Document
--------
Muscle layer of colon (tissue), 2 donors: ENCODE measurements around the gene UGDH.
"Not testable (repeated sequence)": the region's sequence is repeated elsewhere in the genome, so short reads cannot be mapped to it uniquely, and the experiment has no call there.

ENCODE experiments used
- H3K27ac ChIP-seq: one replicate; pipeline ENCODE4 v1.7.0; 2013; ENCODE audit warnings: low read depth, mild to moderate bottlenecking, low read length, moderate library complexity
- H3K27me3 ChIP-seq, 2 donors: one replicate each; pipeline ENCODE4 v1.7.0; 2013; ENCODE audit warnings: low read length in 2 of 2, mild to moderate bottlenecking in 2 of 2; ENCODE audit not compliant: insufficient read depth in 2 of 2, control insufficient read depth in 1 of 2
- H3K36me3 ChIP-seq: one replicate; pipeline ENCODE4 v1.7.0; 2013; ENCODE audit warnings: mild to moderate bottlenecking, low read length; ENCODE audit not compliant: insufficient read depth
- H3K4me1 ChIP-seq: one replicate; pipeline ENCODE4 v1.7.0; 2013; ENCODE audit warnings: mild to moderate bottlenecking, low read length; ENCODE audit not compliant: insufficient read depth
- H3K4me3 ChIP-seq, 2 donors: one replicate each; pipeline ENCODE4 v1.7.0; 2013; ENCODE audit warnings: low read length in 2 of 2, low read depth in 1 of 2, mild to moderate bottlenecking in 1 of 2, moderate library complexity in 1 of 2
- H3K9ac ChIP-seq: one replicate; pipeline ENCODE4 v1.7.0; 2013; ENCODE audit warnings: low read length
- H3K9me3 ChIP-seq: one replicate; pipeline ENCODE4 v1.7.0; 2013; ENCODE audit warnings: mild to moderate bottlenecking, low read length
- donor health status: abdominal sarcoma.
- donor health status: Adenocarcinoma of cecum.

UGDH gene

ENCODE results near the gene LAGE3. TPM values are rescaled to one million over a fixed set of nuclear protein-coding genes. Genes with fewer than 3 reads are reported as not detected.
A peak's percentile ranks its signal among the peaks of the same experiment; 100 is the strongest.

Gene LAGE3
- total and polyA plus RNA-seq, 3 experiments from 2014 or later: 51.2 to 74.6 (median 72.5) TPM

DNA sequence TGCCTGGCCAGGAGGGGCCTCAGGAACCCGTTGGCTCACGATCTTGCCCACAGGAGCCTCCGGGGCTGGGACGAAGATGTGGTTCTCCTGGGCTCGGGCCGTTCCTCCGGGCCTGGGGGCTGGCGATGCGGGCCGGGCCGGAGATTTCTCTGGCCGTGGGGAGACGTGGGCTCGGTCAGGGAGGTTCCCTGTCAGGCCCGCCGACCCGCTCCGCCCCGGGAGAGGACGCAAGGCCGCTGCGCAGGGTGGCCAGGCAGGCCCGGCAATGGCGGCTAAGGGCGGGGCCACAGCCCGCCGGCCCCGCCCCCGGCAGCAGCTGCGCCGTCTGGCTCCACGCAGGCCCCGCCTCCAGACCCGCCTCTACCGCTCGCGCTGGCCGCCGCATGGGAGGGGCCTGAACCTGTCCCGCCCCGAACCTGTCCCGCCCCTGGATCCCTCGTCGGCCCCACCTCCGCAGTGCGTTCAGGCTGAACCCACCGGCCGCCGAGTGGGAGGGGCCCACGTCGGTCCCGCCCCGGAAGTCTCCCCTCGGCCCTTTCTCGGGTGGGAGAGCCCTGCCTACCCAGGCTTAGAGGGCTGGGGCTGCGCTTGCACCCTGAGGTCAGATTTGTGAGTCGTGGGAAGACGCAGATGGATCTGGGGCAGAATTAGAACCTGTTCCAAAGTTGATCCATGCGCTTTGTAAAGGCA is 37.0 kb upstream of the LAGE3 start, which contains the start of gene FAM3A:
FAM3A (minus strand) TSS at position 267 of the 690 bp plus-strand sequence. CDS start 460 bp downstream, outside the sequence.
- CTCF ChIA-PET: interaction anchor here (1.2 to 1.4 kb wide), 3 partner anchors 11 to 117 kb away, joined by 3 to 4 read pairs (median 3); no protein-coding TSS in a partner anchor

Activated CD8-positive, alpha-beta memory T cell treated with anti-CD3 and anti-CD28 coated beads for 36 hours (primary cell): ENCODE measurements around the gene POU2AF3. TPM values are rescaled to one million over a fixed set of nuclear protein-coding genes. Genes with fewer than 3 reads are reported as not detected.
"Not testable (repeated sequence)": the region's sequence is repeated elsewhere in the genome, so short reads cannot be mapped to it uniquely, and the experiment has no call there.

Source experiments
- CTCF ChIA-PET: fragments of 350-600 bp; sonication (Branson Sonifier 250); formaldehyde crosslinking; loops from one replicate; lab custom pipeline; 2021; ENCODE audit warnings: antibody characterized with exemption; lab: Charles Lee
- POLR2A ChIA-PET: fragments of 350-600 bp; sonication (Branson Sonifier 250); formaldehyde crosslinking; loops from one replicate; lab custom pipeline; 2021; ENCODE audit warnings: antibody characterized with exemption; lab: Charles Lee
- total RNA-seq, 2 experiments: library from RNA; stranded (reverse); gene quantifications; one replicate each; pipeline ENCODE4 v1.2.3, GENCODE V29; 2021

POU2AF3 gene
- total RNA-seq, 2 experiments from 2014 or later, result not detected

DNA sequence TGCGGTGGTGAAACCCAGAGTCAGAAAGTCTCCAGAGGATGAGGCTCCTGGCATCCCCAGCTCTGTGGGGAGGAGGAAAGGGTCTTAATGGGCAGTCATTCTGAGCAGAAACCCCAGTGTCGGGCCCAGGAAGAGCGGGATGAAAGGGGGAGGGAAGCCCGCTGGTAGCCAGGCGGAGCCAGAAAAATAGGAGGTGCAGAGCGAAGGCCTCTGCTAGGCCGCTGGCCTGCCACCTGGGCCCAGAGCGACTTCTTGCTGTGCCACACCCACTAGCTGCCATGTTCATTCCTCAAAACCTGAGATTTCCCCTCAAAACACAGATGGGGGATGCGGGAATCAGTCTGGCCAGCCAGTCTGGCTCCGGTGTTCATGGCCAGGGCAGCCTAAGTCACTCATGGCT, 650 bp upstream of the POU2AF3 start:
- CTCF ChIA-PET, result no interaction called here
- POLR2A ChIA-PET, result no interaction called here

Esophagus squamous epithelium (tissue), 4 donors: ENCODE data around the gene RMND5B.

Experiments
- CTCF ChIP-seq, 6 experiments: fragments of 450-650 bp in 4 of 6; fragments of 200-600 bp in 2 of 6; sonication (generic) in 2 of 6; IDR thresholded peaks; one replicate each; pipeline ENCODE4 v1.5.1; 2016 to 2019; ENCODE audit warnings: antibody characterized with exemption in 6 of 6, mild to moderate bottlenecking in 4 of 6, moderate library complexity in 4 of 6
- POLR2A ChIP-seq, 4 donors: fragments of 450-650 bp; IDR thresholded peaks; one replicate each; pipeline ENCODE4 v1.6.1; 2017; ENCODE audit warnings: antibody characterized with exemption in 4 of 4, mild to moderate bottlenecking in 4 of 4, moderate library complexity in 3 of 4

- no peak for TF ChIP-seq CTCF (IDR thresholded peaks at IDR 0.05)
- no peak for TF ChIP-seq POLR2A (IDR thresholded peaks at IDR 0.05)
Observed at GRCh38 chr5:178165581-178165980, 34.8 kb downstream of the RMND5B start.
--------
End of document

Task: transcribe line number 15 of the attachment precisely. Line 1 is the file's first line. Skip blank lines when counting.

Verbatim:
A peak's percentile ranks its signal among the peaks of the same experiment; 100 is the strongest.